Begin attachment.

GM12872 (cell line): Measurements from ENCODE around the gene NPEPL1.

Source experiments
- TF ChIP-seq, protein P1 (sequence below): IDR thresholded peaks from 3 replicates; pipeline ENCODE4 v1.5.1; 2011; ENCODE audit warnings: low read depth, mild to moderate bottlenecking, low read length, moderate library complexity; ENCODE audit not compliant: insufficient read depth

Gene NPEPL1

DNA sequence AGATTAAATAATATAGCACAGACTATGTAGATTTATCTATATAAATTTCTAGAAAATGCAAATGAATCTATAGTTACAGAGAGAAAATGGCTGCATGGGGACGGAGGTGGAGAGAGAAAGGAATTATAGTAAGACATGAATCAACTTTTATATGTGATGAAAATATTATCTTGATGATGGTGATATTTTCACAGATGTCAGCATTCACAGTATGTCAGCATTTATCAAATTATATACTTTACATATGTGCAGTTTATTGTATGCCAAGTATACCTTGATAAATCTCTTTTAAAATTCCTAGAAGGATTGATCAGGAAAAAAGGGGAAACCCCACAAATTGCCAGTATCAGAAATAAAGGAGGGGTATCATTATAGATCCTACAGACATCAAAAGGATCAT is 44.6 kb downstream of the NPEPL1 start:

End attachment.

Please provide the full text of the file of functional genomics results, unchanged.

GM12872 (cell line): Measurements from ENCODE around the gene NPEPL1.

Source experiments
- TF ChIP-seq, protein P1 (sequence below): IDR thresholded peaks from 3 replicates; pipeline ENCODE4 v1.5.1; 2011; ENCODE audit warnings: low read depth, mild to moderate bottlenecking, low read length, moderate library complexity; ENCODE audit not compliant: insufficient read depth

Gene NPEPL1

DNA sequence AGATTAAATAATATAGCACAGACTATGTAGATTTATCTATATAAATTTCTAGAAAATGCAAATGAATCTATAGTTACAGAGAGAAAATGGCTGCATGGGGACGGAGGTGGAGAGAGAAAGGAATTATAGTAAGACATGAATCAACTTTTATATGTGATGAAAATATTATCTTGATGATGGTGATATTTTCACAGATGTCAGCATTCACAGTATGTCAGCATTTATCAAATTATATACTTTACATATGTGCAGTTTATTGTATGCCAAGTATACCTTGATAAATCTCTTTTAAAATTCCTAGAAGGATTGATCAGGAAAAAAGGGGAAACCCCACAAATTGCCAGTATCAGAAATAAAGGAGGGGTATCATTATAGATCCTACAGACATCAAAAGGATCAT is 44.6 kb downstream of the NPEPL1 start: